Don’t know your Pima from your polyester? Check this glossary.
Burn-out: Fabric treated with a chemical process that leaves sheer patches for an edgy look.
Combed cotton: Fine brushes are used to eliminate short strands and straighten fibers, making the fabric stronger, softer, and smoother.
Jersey: A stretchy knit typically made from cotton or a synthetic blend, it’s very flexible and comfy.
Linen: Made from the flax plant, the textured weave dries quickly, making it cool to wear. However, it wrinkles easily.
Modal: A form of rayon made from plant fibers, it has a beautiful drape and a slinky feel. It resists shrinking but can be prone to pilling, so avoid the dryer.
Organic cotton: Cotton grown with minimal fertilizers and pesticides. Usually softer and more expensive than treated cotton.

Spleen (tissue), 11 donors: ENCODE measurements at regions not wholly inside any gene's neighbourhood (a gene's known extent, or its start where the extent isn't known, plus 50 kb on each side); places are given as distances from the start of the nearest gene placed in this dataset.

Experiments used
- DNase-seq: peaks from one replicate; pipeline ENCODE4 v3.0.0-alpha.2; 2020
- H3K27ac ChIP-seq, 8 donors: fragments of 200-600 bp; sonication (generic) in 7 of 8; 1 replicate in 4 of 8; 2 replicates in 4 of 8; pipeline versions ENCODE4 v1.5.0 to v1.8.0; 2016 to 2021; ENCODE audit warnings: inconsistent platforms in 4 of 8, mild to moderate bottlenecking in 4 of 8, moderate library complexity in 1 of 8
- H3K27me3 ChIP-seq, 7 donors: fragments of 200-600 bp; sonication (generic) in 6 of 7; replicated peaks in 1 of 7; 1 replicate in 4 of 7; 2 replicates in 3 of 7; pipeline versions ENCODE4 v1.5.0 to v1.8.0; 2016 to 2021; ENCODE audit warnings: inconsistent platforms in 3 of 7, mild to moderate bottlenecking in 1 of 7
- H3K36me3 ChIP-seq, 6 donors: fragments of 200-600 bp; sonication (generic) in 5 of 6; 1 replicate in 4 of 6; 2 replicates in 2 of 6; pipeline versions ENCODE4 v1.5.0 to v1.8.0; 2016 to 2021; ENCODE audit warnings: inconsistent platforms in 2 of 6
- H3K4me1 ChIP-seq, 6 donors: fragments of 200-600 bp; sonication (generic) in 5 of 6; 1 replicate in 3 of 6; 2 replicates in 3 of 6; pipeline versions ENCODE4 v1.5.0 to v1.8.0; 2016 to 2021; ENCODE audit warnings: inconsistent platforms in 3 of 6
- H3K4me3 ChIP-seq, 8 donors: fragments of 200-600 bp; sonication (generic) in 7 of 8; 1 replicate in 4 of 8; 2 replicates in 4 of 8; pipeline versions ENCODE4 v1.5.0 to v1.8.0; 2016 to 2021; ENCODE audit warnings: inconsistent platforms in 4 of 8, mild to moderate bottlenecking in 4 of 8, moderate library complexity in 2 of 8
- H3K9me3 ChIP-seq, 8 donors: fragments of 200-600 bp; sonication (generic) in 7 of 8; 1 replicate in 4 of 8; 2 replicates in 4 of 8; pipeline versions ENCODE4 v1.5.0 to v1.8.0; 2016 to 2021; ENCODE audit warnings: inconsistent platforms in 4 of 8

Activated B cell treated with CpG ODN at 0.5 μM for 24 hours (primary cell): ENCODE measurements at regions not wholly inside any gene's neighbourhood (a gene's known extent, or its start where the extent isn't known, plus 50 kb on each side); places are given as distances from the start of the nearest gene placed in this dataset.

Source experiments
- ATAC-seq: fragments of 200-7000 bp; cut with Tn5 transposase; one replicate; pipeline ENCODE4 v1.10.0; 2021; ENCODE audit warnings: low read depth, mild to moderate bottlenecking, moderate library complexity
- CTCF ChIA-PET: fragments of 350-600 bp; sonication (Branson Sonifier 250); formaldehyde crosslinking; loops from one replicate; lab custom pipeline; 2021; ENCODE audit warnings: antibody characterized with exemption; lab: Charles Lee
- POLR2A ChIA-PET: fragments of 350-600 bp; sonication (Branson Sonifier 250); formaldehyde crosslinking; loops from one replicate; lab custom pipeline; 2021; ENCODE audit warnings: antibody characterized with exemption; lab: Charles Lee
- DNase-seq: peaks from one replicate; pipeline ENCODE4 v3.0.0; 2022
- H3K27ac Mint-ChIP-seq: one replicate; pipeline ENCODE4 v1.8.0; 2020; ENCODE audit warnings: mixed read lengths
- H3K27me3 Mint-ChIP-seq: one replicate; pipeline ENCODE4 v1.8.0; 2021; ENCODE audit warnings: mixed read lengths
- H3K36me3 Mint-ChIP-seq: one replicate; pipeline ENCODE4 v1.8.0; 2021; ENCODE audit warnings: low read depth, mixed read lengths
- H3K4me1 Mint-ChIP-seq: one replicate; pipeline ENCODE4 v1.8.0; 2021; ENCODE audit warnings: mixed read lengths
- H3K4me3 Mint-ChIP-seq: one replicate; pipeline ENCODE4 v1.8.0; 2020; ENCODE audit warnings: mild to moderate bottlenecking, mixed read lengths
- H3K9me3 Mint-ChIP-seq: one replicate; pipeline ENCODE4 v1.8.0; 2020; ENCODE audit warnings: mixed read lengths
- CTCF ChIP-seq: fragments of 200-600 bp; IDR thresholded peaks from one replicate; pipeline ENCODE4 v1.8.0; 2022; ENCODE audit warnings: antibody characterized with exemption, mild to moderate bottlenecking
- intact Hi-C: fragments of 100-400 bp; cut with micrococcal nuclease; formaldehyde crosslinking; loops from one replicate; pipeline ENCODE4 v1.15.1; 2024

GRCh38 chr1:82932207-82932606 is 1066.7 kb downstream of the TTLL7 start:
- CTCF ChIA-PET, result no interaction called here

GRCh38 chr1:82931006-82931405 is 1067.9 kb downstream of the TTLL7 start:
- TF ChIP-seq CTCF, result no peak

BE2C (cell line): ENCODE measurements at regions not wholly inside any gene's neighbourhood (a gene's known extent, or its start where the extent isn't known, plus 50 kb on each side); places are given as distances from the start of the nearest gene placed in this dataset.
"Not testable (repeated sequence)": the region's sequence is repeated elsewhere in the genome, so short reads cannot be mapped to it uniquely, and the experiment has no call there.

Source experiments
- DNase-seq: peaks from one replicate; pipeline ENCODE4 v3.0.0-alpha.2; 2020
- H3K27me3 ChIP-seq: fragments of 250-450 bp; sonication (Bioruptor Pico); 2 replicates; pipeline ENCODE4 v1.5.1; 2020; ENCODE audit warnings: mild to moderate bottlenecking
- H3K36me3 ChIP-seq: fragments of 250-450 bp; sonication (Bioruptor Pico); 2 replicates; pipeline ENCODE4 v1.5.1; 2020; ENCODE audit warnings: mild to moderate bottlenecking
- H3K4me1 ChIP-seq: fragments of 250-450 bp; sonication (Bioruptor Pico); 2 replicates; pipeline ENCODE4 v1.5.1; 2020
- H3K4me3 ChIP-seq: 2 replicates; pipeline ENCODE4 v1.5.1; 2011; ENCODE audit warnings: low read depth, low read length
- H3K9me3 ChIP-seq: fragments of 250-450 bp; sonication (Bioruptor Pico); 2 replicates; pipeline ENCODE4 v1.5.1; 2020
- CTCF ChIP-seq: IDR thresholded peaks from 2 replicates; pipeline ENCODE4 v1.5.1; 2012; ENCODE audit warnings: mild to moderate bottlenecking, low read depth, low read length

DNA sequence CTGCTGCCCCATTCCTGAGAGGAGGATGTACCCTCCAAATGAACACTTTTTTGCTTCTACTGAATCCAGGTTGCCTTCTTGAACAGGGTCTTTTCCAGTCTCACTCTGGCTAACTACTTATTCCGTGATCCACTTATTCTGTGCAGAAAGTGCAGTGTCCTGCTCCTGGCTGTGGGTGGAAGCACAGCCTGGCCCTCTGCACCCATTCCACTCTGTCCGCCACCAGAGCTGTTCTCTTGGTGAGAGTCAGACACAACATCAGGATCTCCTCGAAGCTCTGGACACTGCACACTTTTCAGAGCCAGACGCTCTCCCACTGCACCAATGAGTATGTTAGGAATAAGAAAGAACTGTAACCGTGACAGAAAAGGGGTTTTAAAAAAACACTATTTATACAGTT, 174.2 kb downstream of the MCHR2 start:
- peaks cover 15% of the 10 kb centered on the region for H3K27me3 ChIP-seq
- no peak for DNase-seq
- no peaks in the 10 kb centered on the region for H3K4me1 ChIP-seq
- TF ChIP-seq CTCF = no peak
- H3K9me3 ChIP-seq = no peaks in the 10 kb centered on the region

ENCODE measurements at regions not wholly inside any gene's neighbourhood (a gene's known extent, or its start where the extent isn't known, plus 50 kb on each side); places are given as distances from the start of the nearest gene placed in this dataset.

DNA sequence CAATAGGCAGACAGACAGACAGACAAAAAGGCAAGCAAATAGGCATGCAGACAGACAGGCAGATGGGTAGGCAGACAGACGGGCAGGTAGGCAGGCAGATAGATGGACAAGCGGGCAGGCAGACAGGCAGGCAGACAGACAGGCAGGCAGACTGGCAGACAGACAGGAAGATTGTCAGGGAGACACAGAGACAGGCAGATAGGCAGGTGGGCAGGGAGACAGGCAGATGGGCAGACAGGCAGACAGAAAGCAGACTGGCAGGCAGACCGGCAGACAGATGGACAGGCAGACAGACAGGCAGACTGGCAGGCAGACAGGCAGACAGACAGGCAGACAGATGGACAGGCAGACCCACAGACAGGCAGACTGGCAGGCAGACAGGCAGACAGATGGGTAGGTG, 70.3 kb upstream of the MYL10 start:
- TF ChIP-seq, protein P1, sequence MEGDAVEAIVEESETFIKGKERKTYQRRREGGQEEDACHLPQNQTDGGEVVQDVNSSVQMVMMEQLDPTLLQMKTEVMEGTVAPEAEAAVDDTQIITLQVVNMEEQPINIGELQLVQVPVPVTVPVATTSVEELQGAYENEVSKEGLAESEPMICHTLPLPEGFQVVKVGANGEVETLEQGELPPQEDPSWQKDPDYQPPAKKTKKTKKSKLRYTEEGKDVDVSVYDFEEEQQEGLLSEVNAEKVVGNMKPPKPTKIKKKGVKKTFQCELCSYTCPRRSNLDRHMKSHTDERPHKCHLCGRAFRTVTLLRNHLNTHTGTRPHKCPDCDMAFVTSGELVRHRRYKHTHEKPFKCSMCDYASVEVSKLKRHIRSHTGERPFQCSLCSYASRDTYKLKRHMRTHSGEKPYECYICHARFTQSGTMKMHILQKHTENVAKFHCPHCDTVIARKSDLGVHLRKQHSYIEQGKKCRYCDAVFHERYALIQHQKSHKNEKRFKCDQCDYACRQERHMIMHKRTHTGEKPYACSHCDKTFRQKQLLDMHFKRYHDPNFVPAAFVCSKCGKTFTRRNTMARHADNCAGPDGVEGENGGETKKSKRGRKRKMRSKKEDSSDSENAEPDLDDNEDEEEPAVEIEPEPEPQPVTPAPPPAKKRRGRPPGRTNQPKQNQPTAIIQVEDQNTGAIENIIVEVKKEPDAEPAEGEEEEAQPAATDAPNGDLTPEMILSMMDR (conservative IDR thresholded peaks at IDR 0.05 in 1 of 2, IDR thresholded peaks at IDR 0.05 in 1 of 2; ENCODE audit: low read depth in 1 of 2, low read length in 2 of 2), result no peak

Pigment dyed: A coloring process that coats the outside of the fibers, it can create a faded, worn-in look.
Pima, Supima: The highest-quality cotton. Pima is the generic form of extra-long-fiber cotton grown in the United States, Australia, and South America. Supima is the trademarked name for 100 percent American-grown Pima cotton. Both resist pilling, fading, and stretching and get softer with wear.
Polyester: Maintains its shape well and resists shrinking and wrinkles. Not breathable.
Rayon: A breathable man-made fiber made out of trees, cotton, and woody plants. Has a silky hand, yet wrinkles. Also called viscose.
Rib knit: A ridged pattern that creates a thick, structured garment with a lot of give.
Slub: Fibers are twisted to create an irregular weave with a rough-hewn texture.